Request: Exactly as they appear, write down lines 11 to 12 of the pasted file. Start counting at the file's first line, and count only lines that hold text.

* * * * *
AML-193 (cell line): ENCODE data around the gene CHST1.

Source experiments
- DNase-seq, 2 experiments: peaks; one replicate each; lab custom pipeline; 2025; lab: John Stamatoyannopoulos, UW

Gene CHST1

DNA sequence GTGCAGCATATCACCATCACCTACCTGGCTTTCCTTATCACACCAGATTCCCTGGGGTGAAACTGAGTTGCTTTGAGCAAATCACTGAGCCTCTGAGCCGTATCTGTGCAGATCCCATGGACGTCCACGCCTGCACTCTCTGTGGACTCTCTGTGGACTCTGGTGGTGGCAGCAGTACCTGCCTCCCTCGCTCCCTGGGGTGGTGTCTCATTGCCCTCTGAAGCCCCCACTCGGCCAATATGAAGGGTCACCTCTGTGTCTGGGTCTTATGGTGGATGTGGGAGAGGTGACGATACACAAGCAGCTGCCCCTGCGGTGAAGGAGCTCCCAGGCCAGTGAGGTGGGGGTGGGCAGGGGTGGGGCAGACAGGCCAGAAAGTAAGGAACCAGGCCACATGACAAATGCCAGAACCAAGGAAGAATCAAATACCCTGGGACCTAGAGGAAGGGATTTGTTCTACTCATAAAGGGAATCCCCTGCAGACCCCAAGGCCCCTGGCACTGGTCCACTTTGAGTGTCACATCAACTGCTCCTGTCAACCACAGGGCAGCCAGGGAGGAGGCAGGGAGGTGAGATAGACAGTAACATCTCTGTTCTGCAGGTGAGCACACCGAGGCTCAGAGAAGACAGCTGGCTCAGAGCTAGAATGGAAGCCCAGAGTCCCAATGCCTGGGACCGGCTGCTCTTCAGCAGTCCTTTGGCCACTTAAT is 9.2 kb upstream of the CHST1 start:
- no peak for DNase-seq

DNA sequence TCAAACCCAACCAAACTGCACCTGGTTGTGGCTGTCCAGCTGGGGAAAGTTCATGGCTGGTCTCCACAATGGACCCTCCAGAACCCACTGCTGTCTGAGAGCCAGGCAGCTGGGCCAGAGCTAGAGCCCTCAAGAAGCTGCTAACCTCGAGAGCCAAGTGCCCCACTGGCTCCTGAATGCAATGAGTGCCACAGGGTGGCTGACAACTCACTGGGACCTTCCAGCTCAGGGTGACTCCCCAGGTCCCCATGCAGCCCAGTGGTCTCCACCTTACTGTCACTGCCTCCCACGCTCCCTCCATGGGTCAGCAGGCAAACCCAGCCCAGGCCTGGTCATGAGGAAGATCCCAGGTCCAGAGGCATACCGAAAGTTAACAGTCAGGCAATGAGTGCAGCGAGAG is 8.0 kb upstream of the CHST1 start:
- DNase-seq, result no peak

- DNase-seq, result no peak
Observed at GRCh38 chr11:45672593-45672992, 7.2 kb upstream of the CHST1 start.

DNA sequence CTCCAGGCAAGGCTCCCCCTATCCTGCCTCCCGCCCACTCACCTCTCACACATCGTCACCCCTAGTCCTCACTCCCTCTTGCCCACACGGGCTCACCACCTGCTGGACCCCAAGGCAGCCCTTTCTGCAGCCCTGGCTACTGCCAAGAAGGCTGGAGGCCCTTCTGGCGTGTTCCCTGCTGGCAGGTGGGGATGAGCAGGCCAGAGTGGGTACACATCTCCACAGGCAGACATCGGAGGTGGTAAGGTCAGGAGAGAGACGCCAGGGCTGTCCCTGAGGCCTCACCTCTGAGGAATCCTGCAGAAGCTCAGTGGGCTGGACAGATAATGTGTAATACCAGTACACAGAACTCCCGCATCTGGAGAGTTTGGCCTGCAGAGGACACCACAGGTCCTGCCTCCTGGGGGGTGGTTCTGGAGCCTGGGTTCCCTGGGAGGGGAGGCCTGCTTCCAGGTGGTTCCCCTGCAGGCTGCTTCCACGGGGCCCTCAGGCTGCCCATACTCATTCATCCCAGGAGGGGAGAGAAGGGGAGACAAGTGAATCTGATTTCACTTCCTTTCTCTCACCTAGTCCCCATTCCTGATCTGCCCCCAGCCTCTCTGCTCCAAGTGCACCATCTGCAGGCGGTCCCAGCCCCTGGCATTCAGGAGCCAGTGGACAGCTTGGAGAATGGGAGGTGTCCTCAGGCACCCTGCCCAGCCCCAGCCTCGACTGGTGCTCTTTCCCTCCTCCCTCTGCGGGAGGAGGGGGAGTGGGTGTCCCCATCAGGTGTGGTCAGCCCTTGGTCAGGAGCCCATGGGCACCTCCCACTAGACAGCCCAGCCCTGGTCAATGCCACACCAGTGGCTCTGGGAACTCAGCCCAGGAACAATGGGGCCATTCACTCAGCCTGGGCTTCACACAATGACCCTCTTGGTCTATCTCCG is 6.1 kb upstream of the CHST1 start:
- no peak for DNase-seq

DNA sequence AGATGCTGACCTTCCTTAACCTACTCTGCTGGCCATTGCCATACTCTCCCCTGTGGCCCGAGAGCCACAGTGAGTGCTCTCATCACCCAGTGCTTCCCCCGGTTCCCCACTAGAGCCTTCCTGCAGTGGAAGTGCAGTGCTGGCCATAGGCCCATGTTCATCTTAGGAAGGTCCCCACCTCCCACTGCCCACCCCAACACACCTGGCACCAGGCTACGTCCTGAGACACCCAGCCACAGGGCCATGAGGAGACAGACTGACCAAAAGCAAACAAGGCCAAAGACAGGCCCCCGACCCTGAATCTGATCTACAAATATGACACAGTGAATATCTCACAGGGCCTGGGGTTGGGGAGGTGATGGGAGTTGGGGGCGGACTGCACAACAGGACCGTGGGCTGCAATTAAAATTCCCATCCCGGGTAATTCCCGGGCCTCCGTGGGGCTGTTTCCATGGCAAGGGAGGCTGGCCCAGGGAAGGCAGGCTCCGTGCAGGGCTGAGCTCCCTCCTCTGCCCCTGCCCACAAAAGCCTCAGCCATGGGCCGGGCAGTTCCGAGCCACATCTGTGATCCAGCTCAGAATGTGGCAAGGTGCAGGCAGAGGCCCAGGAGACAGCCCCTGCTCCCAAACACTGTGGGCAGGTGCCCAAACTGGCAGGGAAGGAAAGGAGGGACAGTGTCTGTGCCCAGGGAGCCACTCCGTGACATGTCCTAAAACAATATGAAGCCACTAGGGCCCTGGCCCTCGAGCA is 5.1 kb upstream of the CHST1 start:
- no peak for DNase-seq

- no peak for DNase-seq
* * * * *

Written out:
DNA sequence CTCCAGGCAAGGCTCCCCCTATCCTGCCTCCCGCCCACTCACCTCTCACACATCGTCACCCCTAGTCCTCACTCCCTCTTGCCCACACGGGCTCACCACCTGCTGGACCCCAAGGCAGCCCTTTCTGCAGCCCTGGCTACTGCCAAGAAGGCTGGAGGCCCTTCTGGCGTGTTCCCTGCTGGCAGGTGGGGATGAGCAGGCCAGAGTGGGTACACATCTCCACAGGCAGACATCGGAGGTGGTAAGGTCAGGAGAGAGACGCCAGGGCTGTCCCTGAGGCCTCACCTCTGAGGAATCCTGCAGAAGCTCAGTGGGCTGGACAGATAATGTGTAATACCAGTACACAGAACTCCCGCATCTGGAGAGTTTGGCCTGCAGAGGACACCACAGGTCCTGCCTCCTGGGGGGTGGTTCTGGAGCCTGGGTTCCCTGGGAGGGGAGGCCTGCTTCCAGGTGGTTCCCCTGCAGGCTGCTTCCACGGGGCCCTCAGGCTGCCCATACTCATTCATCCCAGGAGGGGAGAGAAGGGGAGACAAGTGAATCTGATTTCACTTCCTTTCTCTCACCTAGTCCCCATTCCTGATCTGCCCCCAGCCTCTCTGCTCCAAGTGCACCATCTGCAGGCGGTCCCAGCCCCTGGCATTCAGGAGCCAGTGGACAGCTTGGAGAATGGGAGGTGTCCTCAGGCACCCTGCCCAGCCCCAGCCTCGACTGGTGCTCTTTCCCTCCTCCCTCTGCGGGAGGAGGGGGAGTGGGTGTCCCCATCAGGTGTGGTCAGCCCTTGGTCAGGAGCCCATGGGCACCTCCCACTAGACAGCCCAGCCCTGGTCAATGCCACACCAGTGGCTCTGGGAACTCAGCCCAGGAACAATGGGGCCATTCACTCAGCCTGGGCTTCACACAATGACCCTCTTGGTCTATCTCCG is 6.1 kb upstream of the CHST1 start:
- no peak for DNase-seq